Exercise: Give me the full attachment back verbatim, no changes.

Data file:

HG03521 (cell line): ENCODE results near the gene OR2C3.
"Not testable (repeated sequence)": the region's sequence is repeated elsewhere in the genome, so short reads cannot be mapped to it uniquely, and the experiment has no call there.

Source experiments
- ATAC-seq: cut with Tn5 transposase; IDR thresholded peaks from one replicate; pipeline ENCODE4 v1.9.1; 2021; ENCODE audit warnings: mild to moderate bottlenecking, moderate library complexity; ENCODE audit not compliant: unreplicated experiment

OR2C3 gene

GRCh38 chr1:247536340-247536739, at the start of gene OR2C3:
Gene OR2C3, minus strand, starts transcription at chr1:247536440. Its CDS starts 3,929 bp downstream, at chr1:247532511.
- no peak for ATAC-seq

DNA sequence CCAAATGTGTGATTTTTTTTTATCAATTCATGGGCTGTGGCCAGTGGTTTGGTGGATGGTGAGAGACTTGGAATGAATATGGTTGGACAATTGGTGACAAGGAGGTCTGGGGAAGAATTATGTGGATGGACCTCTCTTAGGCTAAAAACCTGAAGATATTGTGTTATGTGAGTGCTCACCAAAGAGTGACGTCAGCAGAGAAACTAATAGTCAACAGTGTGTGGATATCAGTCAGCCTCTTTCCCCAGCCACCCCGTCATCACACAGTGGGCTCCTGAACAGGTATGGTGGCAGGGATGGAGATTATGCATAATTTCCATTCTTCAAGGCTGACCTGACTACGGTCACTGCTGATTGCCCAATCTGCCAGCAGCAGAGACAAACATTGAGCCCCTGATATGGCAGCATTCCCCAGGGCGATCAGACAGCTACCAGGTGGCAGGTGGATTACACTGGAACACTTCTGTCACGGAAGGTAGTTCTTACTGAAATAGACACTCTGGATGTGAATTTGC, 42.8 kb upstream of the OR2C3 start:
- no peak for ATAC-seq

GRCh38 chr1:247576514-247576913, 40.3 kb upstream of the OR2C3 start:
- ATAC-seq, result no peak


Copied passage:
HG03521 (cell line): ENCODE results near the gene OR2C3.
"Not testable (repeated sequence)": the region's sequence is repeated elsewhere in the genome, so short reads cannot be mapped to it uniquely, and the experiment has no call there.

Source experiments
- ATAC-seq: cut with Tn5 transposase; IDR thresholded peaks from one replicate; pipeline ENCODE4 v1.9.1; 2021; ENCODE audit warnings: mild to moderate bottlenecking, moderate library complexity; ENCODE audit not compliant: unreplicated experiment

OR2C3 gene

GRCh38 chr1:247536340-247536739, at the start of gene OR2C3:
Gene OR2C3, minus strand, starts transcription at chr1:247536440. Its CDS starts 3,929 bp downstream, at chr1:247532511.
- no peak for ATAC-seq

DNA sequence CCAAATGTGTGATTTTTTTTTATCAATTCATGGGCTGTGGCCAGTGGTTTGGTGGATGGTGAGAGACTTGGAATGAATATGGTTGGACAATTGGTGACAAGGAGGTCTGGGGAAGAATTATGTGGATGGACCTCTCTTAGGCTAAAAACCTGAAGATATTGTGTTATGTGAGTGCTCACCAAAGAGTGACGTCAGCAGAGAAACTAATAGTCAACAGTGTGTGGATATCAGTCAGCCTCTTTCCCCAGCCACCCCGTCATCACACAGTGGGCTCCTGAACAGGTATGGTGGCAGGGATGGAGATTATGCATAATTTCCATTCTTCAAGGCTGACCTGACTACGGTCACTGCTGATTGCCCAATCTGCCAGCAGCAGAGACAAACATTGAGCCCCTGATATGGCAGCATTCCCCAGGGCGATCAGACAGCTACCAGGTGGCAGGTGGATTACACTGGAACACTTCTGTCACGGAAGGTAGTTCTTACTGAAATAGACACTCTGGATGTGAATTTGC, 42.8 kb upstream of the OR2C3 start:
- no peak for ATAC-seq

GRCh38 chr1:247576514-247576913, 40.3 kb upstream of the OR2C3 start:
- ATAC-seq, result no peak